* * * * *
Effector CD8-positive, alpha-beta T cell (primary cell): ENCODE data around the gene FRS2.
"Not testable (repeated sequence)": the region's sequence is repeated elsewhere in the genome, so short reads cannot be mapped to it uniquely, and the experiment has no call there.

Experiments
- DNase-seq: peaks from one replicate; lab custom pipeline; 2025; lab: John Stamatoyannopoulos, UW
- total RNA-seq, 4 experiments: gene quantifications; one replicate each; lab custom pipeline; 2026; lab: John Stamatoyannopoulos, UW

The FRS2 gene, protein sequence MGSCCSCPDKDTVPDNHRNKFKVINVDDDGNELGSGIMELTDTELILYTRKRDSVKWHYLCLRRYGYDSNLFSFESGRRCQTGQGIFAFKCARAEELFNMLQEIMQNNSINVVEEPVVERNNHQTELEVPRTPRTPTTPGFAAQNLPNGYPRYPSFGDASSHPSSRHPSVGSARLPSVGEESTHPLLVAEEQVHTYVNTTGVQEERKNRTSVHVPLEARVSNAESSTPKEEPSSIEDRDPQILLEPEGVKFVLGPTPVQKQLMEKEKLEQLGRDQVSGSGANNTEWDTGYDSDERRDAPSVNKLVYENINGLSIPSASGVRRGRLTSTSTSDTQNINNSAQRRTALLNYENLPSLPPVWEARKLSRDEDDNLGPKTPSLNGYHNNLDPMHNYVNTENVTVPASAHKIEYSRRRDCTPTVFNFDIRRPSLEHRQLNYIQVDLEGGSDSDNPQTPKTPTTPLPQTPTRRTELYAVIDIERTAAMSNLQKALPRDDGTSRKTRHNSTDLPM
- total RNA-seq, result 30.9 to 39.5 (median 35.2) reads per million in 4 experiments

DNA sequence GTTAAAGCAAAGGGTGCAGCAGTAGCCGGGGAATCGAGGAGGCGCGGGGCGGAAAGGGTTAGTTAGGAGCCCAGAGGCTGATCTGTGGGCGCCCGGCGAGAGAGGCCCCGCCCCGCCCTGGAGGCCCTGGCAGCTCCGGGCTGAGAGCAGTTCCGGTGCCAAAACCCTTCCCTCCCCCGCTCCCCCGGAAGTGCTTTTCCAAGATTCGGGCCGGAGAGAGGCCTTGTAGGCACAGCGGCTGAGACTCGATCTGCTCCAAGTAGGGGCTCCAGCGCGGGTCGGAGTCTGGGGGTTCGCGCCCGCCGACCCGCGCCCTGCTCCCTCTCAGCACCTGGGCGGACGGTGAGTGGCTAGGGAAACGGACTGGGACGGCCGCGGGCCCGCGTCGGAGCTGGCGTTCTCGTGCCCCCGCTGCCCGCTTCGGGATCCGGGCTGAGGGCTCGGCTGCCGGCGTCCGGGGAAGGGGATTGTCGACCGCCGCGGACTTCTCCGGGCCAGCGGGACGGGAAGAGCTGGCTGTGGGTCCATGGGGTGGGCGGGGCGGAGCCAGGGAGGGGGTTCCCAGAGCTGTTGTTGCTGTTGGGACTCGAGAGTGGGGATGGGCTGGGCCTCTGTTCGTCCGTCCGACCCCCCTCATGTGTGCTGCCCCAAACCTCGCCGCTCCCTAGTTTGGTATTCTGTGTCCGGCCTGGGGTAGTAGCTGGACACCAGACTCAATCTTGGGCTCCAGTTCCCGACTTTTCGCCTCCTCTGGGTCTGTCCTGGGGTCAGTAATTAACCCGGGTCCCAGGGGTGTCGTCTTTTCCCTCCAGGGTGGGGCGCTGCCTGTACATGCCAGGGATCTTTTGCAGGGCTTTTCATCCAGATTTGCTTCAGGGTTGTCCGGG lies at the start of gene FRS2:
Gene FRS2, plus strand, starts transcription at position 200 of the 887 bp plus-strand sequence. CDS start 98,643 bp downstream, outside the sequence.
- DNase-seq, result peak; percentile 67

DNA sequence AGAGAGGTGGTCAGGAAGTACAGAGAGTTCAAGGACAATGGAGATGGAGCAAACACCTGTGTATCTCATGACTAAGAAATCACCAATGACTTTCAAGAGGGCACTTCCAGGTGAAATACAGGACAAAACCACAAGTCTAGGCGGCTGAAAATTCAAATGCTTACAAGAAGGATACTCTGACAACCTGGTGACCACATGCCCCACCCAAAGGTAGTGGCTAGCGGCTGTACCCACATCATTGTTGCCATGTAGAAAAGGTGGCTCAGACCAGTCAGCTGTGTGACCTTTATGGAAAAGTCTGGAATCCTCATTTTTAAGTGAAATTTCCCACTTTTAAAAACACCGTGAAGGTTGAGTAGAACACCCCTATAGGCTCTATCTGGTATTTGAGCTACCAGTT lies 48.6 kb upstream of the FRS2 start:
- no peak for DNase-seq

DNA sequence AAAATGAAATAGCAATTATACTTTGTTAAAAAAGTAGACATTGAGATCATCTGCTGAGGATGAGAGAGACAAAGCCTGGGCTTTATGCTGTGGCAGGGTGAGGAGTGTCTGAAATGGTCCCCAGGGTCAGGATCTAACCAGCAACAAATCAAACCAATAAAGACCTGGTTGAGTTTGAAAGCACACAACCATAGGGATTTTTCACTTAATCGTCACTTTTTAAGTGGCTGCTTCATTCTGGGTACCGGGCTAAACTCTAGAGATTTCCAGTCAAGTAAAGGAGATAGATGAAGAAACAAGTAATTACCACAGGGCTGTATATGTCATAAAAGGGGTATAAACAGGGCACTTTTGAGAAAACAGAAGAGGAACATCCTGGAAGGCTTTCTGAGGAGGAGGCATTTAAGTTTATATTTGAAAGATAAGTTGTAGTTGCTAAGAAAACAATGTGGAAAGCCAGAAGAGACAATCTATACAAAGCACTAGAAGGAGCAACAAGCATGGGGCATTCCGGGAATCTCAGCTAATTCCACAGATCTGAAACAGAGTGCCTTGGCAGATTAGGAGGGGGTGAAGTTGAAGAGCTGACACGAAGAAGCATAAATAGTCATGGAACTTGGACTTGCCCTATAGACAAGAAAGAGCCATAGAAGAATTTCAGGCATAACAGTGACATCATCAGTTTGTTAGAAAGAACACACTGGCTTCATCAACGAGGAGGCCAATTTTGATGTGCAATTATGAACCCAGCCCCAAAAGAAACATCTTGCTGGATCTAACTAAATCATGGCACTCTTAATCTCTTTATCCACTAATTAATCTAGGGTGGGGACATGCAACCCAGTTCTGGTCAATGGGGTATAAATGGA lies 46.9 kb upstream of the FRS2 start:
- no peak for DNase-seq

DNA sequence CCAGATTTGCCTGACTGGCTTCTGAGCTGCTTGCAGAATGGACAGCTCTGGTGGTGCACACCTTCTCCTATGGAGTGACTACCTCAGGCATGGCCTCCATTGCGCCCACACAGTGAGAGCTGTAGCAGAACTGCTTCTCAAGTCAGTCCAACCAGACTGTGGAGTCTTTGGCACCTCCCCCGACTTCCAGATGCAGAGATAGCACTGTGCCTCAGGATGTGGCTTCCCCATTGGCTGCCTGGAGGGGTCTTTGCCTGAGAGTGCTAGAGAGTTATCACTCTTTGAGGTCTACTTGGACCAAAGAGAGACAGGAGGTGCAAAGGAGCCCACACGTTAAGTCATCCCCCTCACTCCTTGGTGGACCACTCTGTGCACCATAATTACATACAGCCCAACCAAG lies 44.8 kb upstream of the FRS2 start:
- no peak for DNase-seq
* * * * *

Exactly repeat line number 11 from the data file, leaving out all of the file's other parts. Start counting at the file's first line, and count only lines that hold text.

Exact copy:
DNA sequence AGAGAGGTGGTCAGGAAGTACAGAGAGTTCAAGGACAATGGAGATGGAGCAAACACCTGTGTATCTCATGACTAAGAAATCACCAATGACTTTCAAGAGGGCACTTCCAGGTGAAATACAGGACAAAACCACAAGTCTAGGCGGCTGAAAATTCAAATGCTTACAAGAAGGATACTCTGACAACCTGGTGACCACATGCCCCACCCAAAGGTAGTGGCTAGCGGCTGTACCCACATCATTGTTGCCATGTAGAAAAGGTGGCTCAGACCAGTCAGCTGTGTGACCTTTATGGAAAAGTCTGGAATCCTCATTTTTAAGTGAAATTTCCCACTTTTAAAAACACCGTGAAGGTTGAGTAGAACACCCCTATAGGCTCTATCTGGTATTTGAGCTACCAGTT lies 48.6 kb upstream of the FRS2 start: